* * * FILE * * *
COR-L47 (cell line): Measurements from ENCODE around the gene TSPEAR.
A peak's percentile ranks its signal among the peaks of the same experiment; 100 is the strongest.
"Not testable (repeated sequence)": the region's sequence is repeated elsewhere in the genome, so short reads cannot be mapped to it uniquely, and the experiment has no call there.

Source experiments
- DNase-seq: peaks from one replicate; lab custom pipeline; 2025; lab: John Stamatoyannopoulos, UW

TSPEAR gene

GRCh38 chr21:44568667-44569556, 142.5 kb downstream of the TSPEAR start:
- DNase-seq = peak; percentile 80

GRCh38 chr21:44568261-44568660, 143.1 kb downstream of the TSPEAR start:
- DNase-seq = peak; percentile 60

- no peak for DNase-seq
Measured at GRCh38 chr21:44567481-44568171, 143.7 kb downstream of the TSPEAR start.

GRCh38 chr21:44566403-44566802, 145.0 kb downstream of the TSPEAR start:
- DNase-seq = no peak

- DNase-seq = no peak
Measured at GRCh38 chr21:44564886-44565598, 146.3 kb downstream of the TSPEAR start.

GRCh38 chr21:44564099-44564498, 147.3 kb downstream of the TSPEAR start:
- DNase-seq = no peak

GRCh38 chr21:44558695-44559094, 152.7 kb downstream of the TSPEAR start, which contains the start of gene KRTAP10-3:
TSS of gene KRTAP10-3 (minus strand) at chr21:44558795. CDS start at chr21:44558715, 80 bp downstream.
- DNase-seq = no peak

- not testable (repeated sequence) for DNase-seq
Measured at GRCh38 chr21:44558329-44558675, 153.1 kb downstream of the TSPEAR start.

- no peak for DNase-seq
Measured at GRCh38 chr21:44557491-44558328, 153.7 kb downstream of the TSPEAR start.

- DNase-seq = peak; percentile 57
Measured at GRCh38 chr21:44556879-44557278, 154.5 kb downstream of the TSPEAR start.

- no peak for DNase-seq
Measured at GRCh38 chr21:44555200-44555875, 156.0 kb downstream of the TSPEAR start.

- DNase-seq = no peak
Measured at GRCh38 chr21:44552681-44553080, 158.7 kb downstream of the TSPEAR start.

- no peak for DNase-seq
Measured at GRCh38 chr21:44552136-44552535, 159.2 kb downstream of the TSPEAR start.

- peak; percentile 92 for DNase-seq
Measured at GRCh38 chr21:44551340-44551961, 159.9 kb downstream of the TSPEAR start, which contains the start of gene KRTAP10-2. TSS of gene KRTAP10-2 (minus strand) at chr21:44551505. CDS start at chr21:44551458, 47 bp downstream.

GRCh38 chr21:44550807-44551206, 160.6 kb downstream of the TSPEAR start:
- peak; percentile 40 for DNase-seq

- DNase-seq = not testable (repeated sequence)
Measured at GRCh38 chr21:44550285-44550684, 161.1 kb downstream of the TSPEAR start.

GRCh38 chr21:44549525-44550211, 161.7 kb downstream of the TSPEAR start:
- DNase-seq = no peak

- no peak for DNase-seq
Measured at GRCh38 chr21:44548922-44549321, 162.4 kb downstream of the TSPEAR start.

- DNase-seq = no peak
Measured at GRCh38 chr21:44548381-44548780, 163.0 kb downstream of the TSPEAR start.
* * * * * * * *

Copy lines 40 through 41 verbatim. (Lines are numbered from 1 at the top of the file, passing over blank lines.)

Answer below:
GRCh38 chr21:44549525-44550211, 161.7 kb downstream of the TSPEAR start:
- DNase-seq = no peak